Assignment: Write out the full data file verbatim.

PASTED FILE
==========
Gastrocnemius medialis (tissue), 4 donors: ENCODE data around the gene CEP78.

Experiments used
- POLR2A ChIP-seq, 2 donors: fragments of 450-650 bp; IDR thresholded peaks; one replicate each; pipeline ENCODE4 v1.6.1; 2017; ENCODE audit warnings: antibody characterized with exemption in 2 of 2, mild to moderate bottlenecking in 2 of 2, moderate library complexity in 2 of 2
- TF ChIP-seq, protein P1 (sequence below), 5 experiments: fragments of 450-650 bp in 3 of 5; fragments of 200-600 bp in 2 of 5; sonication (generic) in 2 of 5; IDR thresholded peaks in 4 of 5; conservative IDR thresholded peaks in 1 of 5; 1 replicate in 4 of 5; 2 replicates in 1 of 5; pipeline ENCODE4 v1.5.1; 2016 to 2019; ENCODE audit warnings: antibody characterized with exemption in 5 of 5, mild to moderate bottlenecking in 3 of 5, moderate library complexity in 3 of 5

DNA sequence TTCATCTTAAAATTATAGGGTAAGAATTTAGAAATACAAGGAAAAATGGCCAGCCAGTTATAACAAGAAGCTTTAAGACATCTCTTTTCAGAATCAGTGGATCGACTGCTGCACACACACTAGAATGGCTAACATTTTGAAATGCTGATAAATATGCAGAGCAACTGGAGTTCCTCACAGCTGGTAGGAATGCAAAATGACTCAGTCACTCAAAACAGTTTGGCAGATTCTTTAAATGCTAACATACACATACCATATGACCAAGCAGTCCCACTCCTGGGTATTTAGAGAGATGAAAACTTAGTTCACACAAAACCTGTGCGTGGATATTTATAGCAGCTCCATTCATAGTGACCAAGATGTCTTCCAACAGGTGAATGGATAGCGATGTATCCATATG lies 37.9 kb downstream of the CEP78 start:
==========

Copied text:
Gastrocnemius medialis (tissue), 4 donors: ENCODE data around the gene CEP78.

Experiments used
- POLR2A ChIP-seq, 2 donors: fragments of 450-650 bp; IDR thresholded peaks; one replicate each; pipeline ENCODE4 v1.6.1; 2017; ENCODE audit warnings: antibody characterized with exemption in 2 of 2, mild to moderate bottlenecking in 2 of 2, moderate library complexity in 2 of 2
- TF ChIP-seq, protein P1 (sequence below), 5 experiments: fragments of 450-650 bp in 3 of 5; fragments of 200-600 bp in 2 of 5; sonication (generic) in 2 of 5; IDR thresholded peaks in 4 of 5; conservative IDR thresholded peaks in 1 of 5; 1 replicate in 4 of 5; 2 replicates in 1 of 5; pipeline ENCODE4 v1.5.1; 2016 to 2019; ENCODE audit warnings: antibody characterized with exemption in 5 of 5, mild to moderate bottlenecking in 3 of 5, moderate library complexity in 3 of 5

DNA sequence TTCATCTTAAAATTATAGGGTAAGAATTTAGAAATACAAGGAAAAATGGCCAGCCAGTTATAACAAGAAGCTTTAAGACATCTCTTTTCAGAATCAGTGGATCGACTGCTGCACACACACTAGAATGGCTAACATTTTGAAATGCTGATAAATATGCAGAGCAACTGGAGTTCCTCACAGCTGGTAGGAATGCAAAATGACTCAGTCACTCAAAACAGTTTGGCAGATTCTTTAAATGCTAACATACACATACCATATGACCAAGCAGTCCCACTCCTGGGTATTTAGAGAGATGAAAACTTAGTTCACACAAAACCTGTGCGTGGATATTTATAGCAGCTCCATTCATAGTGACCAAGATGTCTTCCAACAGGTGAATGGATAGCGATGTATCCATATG lies 37.9 kb downstream of the CEP78 start: